Measuring the macroeconomic impact of uncertainty
AuthorTran, Trung Duc
Document TypePhD thesis
Access StatusOpen Access
© 2019 Dr. Trung Duc Tran
This dissertation provides three chapters that study uncertainty and its macroeconomics effects by using large data sets and combining both empirical and theoretical evidence. In the first chapter, we develop uncertainty indices for the United States and Australia based on freely accessible, real time Google Trends data. Our Google Trends Uncertainty (GTU) indices are found to be positively correlated to a variety of alternative proxies for uncertainty available for these two countries. VAR investigations document an economically and statistically significant contribution to unemployment dynamics by GTU shocks in the United States. In contrast, the contribution of GTU shocks to unemployment dynamics in Australia is found to be much milder and substantially lower than that of monetary policy shocks. The second chapter estimates the impact of uncertainty shocks in a disaggregate model featuring state-level economic activity and uncertainty proxies. Uncertainty is measured using Google search data. The disaggregate model is shown to capture important spillover effects which a model focusing only on aggregate data would overlook. The impact of national uncertainty shocks is heterogeneous, and on average is quantitatively less relevant as state-level uncertainty shocks in explaining the unemployment dynamics at the state level. The importance of national uncertainty shocks is found to be related to the state-specific industry compositions and fiscal deficits. The last chapter shows how unexpected changes in uncertainty about the commodity market affects real economic activity in a small commodity-exporting country. Using Australia as a case study, I first propose a novel commodity uncertainty index that is measured by the conditional volatility of the unpredictable component of commodity prices. I find that Australia has experienced more uncertainty in the commodity market recently. Second, a VAR model is estimated to examine the respective effect of commodity uncertainty shocks. The VAR evidence shows that commodity uncertainty shocks lower output, consumption, investment and net exports. In contrast, hours worked do not fall. Last, I interpret these VAR results in a non-linear multi-sector DSGE model of the Australian economy by estimating key parameters in the DSGE model to match its responses to the VAR responses. Uncertainty shocks in the DSGE model trigger a precautionary response and cause a decline in output, consumption, and investment. By contrast, hours worked do not fall, a finding that could be explained by the sectoral allocation effect.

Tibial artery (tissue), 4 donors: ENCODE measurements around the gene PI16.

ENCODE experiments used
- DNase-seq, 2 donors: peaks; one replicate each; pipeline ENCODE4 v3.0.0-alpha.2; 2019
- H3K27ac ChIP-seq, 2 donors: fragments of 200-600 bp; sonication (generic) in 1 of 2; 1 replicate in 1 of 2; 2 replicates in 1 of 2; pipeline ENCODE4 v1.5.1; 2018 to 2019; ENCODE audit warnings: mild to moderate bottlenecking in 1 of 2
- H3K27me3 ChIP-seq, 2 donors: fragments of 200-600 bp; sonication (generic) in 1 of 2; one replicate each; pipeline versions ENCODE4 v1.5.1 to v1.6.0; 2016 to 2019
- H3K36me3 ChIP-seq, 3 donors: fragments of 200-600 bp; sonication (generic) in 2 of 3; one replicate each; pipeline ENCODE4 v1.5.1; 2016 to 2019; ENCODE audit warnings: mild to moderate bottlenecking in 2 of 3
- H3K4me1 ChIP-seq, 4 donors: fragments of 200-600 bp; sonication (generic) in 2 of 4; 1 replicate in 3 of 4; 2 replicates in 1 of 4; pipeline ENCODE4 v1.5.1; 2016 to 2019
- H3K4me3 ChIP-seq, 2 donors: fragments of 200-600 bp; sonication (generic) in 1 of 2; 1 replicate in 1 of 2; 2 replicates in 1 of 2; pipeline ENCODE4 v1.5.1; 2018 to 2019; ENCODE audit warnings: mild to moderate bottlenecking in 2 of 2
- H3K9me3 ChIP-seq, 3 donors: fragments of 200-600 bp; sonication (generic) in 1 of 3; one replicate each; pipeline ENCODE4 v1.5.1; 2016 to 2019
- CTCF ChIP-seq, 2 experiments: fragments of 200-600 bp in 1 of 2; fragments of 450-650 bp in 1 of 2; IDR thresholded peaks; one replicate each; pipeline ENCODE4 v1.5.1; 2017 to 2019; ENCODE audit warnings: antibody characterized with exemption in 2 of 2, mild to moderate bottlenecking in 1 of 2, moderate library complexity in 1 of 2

Keywordsuncertainty shocks; VAR analysis; GVAR analysis; DSGE analysis; Google trends uncertainty indices; commodity uncertainty index
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- Economics - Theses